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March 1953


Author Affiliations
NEW HAVEN, CONN.; BOSTONFellow in Hematology, supported in part by the Commonwealth Fund of New York and the Charles P. Hood Foundation of Boston (Dr. Clement).; From the Department of Pediatrics, Harvard Medical School and the Infants' and Children's Hospitals and the Hematology Research Laboratory, Children's Medical Center, Boston.
AMA Am J Dis Child. 1953;85(3):259-278. doi:10.1001/archpedi.1953.02050070269001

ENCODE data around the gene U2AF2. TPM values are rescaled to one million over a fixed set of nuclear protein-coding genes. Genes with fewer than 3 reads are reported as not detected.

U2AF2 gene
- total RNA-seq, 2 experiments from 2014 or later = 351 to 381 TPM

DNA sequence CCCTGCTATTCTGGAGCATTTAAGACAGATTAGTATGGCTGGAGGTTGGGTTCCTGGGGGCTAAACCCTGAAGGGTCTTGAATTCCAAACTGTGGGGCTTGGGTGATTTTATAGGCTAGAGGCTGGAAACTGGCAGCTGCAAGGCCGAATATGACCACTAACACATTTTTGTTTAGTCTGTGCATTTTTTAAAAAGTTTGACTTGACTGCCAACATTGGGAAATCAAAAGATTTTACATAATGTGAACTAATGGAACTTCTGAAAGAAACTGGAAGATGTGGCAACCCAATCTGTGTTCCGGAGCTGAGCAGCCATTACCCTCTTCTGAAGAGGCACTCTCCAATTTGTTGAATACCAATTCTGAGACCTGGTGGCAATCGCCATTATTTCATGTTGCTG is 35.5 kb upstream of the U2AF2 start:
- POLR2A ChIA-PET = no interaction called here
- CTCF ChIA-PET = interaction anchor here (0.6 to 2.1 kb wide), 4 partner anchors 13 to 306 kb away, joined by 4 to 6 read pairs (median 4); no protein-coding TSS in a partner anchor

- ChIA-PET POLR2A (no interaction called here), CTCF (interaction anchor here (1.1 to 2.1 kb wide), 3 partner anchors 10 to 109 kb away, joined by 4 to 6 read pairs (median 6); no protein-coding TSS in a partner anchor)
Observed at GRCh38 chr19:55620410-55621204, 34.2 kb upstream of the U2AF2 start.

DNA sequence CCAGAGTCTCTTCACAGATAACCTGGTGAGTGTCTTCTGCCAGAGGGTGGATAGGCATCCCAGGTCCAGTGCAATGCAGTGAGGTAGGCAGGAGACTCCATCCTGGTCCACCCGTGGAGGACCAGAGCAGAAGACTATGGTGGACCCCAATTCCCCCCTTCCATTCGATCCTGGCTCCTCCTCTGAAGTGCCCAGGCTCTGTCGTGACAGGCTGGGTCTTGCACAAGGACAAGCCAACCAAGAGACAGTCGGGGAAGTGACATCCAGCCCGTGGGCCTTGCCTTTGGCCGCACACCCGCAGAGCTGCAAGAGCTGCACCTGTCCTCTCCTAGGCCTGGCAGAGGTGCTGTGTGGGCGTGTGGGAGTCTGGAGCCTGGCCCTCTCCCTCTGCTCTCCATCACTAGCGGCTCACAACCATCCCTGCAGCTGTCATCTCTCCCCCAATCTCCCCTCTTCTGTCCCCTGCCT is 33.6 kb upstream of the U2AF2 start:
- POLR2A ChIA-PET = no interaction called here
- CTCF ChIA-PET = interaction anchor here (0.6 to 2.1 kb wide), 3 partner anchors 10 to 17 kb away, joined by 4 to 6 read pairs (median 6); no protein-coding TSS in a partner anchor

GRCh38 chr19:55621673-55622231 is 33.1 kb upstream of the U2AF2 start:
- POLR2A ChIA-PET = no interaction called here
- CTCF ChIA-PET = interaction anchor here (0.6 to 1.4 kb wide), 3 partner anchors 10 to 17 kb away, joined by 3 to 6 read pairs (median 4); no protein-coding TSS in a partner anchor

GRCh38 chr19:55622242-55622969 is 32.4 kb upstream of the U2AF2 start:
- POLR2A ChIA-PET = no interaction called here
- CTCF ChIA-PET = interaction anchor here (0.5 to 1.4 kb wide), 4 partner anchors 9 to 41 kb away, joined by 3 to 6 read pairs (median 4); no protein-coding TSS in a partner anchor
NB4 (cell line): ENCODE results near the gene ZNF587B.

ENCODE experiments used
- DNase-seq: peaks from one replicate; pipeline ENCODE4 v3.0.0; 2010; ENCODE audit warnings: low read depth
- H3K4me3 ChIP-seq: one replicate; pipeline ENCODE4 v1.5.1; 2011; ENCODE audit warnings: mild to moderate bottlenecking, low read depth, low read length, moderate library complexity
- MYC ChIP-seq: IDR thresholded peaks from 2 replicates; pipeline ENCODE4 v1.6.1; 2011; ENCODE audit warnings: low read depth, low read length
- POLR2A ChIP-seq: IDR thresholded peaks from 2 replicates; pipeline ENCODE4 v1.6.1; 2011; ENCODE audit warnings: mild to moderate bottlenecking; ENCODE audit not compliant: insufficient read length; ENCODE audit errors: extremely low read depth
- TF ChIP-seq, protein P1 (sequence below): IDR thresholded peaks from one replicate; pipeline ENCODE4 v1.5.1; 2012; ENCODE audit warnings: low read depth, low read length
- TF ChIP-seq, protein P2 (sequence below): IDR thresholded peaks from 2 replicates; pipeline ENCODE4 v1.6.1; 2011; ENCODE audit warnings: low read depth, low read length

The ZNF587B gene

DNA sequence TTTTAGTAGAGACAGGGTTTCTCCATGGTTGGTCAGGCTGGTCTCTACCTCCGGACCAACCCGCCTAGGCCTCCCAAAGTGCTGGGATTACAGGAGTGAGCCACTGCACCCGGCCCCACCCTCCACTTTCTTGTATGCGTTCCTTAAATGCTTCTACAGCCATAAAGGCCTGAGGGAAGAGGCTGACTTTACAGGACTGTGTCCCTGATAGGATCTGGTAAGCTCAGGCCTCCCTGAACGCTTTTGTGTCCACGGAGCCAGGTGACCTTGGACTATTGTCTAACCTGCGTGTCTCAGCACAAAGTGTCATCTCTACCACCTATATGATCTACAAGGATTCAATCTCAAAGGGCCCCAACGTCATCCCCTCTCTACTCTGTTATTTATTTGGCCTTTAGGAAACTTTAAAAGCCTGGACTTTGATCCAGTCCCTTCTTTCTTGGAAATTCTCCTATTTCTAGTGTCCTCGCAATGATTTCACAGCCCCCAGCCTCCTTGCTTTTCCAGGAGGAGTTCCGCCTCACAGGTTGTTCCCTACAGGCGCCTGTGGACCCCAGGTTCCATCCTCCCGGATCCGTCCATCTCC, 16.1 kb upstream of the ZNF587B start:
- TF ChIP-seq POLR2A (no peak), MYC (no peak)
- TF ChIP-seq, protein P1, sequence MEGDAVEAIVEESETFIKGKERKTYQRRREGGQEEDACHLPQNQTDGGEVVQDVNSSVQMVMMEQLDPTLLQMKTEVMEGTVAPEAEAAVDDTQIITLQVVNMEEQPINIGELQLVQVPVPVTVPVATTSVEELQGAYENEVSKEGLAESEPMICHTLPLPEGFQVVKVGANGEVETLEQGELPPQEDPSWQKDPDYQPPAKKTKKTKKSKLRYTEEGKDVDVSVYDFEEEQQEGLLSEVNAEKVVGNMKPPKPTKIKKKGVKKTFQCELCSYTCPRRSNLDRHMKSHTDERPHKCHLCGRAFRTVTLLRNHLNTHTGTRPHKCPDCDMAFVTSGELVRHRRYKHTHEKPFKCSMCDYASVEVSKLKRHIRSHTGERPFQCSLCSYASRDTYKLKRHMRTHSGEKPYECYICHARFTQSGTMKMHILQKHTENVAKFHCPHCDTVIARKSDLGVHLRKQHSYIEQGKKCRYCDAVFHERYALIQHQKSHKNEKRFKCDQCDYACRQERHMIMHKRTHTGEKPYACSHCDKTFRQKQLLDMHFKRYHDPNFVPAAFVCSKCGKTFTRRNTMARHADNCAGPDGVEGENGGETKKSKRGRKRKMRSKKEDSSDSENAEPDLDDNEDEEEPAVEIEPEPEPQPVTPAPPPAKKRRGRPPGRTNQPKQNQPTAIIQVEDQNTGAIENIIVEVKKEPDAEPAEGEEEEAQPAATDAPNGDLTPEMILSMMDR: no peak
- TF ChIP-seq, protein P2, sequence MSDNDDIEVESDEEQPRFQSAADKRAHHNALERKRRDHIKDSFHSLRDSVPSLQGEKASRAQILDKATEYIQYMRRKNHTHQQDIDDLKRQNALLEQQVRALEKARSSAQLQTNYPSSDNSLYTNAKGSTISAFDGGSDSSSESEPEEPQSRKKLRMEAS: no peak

IN RECENT years, the increasing frequency of the occurrence of purpura in childhood has made more important an understanding of the natural history of the disease and the problem of proper management of these patients. Opinion has varied from the one extreme of doing nothing or as little as possible, in the hope that the child will "outgrow" a tendency to bruise easily or bleed freely after minimal trauma, to the other of urging radical treatment such as early splenectomy because of the danger of uncontrollable and possibly fatal hemorrhage. Each course may be defended on the basis of personal experience with one or a few patients. A pediatrician may be impressed by the number of children who have relatively little trouble with purpura and recover in a few weeks or months and decide no surgical treatment is ever needed. A surgeon who is called upon to operate on a